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  10. The Fulcrum Fellowship has helped me understand and dissect what is going on when trying to implement a major new endeavor. Often, there is a lack of ownership because it’s not anyone’s core or formal responsibility. I’ve learned that trying to change how various partners define their roles creates a cascade of other activities. Because of our Fulcrum Fellows training, I can see that happening in advance and try to design a larger process that takes those impacts into account. There’s a lot more to implementing a new effort than simply making a case to the right audience. It’s a process to achieve that kind of change, and I now understand and respect it more because of my time in the Fellowship.
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  12. What have been the most valuable aspects of the Fulcrum Fellowship to you so far?
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  14. It’s proven to me the value of talking openly about your own challenges within a smart group of peers. I get a lot out of interaction with other members of the cohort and the coaching time with them and with Marian. Smart folks who are earnestly engaged and wanting to help you solve problems is a blessing. Going forward, I need to find a way to create that support locally.
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  16. What most excites you looking toward the end of the Fellowship?
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  18. The end of the Fulcrum Fellowship is coinciding with my new role and it does have my head spinning a bit. I’m looking forward to the last of our gatherings in a few weeks. I know I will come back from our last meeting feeling capable of getting Hello Family to the finish line and stepping into the City Manager role. I have a lot of reasons to be excited about the coming months, but I am not looking forward to the end of the Fellowship and losing time together with the other Fellows. Additionally, I have a meeting with one of our main partners that will help clarify potential timetables on pieces of Hello Family. While we are fortunate to have strong interest from a number of potential funding partners, but have lacked a clear pathway to a final decision. The fellowship has helped me clarify the community decision-making process and I hope we will soon have the impetus to act. During the next few months I will be transitioning from being a staff member advocating for Hello Family to being City Manager, which will change my role in implementing this program.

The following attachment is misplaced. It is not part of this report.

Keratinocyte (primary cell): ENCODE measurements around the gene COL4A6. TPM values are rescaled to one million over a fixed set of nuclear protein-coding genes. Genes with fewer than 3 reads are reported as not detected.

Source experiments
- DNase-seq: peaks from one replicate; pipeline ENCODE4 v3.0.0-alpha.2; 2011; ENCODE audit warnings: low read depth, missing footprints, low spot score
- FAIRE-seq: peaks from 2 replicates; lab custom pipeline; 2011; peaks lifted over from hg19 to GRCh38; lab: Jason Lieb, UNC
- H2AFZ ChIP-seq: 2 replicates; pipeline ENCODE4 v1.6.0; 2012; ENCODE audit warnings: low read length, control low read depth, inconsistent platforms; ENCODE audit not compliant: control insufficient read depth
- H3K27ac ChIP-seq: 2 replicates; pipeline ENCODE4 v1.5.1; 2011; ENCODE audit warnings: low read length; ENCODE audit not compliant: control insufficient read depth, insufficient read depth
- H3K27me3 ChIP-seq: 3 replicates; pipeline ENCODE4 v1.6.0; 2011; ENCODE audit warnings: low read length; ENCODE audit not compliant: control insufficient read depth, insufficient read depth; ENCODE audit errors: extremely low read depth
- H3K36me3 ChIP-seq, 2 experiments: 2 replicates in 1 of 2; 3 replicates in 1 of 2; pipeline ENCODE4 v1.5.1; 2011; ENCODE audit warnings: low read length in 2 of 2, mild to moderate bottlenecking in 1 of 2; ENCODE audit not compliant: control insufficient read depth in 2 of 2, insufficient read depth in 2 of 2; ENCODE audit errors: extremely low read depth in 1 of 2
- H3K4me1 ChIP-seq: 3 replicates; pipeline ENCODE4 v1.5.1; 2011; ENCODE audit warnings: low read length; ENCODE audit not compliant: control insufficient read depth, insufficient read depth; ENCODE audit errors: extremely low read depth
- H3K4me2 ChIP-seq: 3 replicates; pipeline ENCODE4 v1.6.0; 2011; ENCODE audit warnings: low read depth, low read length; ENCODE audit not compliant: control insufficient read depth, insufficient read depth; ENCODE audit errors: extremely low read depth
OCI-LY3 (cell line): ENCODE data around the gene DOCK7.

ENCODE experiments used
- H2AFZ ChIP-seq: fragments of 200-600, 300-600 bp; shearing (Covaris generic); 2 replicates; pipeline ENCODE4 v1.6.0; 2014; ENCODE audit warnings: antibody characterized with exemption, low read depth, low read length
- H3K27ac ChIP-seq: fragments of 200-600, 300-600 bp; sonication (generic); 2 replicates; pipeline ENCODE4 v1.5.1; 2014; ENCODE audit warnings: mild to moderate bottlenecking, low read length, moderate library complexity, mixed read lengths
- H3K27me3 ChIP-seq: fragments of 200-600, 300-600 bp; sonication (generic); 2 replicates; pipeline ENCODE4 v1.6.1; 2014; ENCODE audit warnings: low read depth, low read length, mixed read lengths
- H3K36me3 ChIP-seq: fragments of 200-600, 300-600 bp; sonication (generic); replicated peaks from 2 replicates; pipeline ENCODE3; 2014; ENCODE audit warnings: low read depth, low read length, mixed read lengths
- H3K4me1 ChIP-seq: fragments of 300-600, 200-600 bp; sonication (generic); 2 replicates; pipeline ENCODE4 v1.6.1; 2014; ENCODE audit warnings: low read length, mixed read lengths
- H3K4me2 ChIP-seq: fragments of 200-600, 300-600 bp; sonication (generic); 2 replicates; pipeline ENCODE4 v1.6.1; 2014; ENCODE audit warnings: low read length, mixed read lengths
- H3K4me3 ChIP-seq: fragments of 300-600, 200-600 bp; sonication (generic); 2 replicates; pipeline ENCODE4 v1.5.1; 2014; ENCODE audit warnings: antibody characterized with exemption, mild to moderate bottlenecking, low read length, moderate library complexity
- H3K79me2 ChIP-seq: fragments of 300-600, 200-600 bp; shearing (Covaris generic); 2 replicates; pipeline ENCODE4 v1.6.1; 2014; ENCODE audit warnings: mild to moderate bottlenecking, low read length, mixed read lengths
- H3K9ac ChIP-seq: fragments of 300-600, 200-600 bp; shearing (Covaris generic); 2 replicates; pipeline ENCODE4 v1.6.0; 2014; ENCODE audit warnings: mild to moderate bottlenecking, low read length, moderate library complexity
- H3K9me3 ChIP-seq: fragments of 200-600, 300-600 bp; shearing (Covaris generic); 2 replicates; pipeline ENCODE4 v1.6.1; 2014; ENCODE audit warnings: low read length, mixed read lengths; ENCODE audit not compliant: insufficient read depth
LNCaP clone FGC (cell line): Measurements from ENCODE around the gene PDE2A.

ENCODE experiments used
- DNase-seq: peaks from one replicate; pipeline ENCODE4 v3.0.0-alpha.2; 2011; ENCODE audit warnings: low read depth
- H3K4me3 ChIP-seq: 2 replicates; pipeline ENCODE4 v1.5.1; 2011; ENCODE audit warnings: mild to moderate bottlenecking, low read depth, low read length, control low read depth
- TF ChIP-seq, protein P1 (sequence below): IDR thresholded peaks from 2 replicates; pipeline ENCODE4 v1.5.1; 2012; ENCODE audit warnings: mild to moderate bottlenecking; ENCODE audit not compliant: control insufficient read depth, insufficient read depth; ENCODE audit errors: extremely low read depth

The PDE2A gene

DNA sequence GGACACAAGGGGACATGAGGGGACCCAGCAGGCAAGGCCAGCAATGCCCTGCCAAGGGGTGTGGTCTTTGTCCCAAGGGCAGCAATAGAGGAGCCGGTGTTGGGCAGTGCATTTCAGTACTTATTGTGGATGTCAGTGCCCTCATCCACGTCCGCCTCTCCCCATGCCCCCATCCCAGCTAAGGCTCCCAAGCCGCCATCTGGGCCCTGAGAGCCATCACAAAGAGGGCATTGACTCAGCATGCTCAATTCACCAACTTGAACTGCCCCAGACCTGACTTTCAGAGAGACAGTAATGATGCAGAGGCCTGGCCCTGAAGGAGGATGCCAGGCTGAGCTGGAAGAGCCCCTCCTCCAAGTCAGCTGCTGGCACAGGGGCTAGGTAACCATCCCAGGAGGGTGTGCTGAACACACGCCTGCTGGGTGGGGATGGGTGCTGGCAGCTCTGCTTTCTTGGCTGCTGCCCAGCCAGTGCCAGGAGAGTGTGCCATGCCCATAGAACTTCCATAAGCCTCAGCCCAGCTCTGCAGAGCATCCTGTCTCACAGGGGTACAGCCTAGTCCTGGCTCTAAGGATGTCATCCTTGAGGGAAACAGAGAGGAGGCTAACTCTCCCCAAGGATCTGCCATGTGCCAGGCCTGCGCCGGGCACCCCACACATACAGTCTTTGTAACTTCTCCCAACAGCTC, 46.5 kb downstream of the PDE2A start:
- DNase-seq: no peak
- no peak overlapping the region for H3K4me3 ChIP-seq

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  20. What is your media diet?
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  22. I really enjoy listening to the Slow Burn podcast, especially the first season and the Watergate story. When I nerd out for fun, I listen to Star Talk, Neil deGrasse Tyson’s podcast. When you think about the scale and mysteries of the universe, it helps me put my local issues into some much-needed perspective. Musically, I’m a huge fan of Jason Isbell.

Transforming investment in communities

The Center for Community Investment at the Lincoln Institute of Land Policy is supported by the Robert Wood Johnson Foundation, The Kresge Foundation, the John D. and Catherine T. MacArthur Foundation, and the Surdna Foundation.